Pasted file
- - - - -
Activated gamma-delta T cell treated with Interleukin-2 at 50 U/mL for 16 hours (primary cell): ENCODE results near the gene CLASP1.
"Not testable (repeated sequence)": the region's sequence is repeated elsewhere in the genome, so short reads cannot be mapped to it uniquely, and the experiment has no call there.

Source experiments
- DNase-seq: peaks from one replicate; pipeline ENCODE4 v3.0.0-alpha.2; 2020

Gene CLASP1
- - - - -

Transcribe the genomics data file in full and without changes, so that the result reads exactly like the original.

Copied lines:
Activated gamma-delta T cell treated with Interleukin-2 at 50 U/mL for 16 hours (primary cell): ENCODE results near the gene CLASP1.
"Not testable (repeated sequence)": the region's sequence is repeated elsewhere in the genome, so short reads cannot be mapped to it uniquely, and the experiment has no call there.

Source experiments
- DNase-seq: peaks from one replicate; pipeline ENCODE4 v3.0.0-alpha.2; 2020

Gene CLASP1